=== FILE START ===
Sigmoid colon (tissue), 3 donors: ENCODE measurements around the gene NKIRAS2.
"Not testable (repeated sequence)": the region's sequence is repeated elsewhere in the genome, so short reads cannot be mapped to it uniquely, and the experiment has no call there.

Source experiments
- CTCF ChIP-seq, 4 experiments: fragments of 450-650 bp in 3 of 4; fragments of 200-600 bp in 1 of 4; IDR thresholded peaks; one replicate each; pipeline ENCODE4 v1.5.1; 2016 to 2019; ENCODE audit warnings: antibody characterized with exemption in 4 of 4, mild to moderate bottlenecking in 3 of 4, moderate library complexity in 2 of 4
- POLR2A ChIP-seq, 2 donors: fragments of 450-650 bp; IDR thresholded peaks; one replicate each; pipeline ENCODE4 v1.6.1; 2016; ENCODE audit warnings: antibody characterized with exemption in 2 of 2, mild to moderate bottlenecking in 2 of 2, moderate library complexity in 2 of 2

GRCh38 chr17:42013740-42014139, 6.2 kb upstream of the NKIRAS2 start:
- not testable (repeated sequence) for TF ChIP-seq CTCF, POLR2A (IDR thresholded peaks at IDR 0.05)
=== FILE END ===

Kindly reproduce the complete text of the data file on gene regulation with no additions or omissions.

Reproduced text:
Sigmoid colon (tissue), 3 donors: ENCODE measurements around the gene NKIRAS2.
"Not testable (repeated sequence)": the region's sequence is repeated elsewhere in the genome, so short reads cannot be mapped to it uniquely, and the experiment has no call there.

Source experiments
- CTCF ChIP-seq, 4 experiments: fragments of 450-650 bp in 3 of 4; fragments of 200-600 bp in 1 of 4; IDR thresholded peaks; one replicate each; pipeline ENCODE4 v1.5.1; 2016 to 2019; ENCODE audit warnings: antibody characterized with exemption in 4 of 4, mild to moderate bottlenecking in 3 of 4, moderate library complexity in 2 of 4
- POLR2A ChIP-seq, 2 donors: fragments of 450-650 bp; IDR thresholded peaks; one replicate each; pipeline ENCODE4 v1.6.1; 2016; ENCODE audit warnings: antibody characterized with exemption in 2 of 2, mild to moderate bottlenecking in 2 of 2, moderate library complexity in 2 of 2

GRCh38 chr17:42013740-42014139, 6.2 kb upstream of the NKIRAS2 start:
- not testable (repeated sequence) for TF ChIP-seq CTCF, POLR2A (IDR thresholded peaks at IDR 0.05)